Polymer roots

Shelley Atwood puts her own spin on scrap mokume gane earrings on PolymerClayDaily.com

Think of polymer techniques as having a lineage when you look at these earrings from Texas’ Shelley Atwood.

Kathy Amt taught Dayle Doroshow who shared it with me who showed a whole bunch of folks this scrap technique on video. Who knows where it came from even earlier or where it will go next?

It’s circled back around to Shelley who’s put her own spin on it on Instagram. Shelley layered thin bits of scrap and then carved her design, which revealed colors underneath.

It’s invigorating when we see new life in our roots.

Keep going

Meisha Barbee's pushes forward to a new retro brooch on PolymerClayDaily.com

California’s Meisha Barbee began this brooch with a slice of stripes in her wonderful colors. I might have stopped there but she wanted to push on.

She was fond of her silicone trivet with a bubble pattern (strange in-process shot) so she made a mold of it and used that mold to create a mokume gane pattern on top of the stripes which looked weird to my eye.

Meisha Barbee's pushes forward to a new retro brooch on PolymerClayDaily.com

Meisha kept going and added random balls with her Etch ‘n Pearl tools. Better, but I wasn’t loving it.

Stretch, make a border, bake over a lightbulb and wow! A retro pin is born…along with a lesson about following your vision.

So I’m back to daily posting, refreshed and wiser and following my vision thanks to a month of being with friends who know the importance of following theirs.

Mokume gane magic

Kay Burns discovers mokume gane in a Carol Simmons workshop on PolymerClayDaily.com

This big reveal is from Kay Burns (beadhappyshop), a student in Carol Simmons’ weekend class in Ireland.

Carol teaches her own distinct way of stacking and mark-making that results in dense and jewel-like layers. There’s something exciting about the first slice through the layers and then there’s the excitement of figuring out how to make use of every lovely bit of magic.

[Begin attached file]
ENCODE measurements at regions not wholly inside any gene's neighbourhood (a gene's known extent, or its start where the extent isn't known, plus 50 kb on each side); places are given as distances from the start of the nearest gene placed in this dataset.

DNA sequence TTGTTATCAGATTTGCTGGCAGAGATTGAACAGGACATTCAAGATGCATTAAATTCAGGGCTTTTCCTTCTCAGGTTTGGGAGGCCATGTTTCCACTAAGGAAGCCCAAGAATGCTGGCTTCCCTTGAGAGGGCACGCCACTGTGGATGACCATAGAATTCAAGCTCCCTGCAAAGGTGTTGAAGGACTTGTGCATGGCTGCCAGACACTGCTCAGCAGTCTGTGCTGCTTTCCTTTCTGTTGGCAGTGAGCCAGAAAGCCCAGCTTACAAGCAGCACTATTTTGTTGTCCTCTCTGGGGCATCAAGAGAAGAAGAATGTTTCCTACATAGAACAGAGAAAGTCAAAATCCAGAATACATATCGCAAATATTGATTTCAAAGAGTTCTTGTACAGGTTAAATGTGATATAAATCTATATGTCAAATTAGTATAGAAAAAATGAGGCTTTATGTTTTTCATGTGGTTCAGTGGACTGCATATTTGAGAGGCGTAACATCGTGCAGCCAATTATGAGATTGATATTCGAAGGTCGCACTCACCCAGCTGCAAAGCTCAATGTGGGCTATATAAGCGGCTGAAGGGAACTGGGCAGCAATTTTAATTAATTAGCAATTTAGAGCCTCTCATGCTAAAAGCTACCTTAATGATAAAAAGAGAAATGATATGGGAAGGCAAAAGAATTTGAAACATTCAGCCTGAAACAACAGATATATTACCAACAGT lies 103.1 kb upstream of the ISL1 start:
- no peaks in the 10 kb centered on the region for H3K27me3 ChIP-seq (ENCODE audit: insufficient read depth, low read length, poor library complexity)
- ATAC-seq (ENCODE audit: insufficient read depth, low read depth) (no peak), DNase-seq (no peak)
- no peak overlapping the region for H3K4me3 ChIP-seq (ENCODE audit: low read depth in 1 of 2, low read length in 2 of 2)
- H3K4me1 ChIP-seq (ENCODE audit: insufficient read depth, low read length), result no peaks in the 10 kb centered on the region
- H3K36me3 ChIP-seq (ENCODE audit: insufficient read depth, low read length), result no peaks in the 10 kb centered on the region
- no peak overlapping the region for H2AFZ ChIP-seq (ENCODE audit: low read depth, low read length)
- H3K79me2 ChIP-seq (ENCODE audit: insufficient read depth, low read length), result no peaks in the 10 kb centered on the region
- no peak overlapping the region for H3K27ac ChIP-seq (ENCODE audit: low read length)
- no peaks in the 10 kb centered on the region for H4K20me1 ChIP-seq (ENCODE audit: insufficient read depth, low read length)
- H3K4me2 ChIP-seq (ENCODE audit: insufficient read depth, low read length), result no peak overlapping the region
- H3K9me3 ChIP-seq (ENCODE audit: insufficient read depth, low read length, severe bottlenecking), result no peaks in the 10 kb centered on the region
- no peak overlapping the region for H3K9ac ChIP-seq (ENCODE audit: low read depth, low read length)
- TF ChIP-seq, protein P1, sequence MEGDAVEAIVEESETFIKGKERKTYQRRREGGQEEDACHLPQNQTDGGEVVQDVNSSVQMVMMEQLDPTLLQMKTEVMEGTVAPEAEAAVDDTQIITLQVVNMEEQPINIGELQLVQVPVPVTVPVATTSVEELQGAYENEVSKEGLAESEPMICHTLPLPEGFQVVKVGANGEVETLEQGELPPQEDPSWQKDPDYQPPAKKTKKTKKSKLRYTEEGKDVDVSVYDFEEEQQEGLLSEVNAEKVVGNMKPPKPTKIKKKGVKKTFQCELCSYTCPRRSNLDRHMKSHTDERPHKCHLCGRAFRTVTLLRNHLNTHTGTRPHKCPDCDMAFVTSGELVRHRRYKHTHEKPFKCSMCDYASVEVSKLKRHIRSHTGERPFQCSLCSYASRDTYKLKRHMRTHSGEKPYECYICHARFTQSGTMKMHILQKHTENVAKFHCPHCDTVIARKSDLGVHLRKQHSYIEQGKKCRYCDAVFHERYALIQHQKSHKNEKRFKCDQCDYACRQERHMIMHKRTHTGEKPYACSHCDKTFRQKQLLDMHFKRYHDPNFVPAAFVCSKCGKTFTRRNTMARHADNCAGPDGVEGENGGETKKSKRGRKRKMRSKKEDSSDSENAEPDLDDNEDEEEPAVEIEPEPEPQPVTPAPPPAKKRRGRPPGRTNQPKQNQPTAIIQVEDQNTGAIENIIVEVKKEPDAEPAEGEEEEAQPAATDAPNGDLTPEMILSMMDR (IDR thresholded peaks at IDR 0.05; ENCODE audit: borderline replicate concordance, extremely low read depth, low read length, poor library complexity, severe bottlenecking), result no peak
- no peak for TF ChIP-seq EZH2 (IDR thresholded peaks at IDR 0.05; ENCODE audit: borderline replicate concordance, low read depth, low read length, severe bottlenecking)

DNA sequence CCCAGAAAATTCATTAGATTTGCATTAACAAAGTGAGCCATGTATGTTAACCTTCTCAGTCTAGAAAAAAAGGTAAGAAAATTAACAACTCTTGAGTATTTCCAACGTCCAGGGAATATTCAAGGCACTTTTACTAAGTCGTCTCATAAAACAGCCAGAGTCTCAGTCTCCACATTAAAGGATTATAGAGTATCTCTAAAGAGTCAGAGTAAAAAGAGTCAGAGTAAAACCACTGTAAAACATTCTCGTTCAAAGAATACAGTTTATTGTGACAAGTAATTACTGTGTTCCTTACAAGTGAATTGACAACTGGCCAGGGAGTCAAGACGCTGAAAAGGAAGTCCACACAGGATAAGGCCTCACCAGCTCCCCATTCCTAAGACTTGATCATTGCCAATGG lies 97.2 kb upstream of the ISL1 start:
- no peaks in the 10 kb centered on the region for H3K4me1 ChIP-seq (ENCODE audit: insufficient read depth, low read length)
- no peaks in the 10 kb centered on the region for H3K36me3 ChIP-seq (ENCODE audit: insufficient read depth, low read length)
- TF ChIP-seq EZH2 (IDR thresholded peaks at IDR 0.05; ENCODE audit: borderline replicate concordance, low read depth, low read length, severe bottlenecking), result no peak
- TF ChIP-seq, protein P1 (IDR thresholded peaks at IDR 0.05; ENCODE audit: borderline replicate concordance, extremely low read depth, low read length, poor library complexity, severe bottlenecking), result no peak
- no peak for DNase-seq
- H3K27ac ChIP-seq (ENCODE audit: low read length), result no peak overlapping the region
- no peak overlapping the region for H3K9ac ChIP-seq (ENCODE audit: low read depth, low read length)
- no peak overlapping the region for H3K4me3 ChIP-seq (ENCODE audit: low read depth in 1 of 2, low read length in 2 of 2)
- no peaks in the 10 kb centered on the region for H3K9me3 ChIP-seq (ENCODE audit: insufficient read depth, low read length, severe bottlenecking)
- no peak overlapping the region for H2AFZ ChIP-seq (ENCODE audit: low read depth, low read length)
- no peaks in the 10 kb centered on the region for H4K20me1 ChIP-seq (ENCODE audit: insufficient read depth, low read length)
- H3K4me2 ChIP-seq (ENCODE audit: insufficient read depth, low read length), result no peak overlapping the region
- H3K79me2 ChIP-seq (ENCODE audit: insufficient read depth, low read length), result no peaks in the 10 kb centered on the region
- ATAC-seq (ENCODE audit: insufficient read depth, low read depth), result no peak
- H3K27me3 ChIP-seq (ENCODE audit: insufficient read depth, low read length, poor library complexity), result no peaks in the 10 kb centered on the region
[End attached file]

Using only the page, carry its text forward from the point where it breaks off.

Polymer brainstorm

Shannon Tabor paints through the storm on PolymerClayDaily.com

Shannon Tabor’s (CharlestonClay) series of squares shows her abstract paintings combined with polymer to great effect!

Were her swirling images inspired by the storm? She’s from South Carolina and I’m hoping she’s dry.

The polymer mokume gane pieces are mounted with lifts that make them appear to float above the canvases. The triptych will be sold as a set. See them on Instagram.

Shannon’s brainstorm enlivens her paintings and shows us a tantalizing twist.

Settled and safe creating

Juliya Laukhina's cosmic mokume gane on PolymerClayDaily.com

This cosmic-looking mokume gane brooch from Moscow’s Juliya Laukhina stopped me in my tracks. Turns out, a while ago Juliya’s home caught fire and she and her family moved to another place. She’s finally feeling settled and safe.

“The tragic mood has already passed, everything will be fine. I will sculpt here, but it takes time while we settle down. A beautiful night like this I wish to all. Sculpt, create, create! It is not so important that others buy or not, appreciate or not, it is important for the tranquility of the soul to create something,” she says.

Juliya’s Instagram and Etsy are full of pieces that reflect her gratitude and tranquility.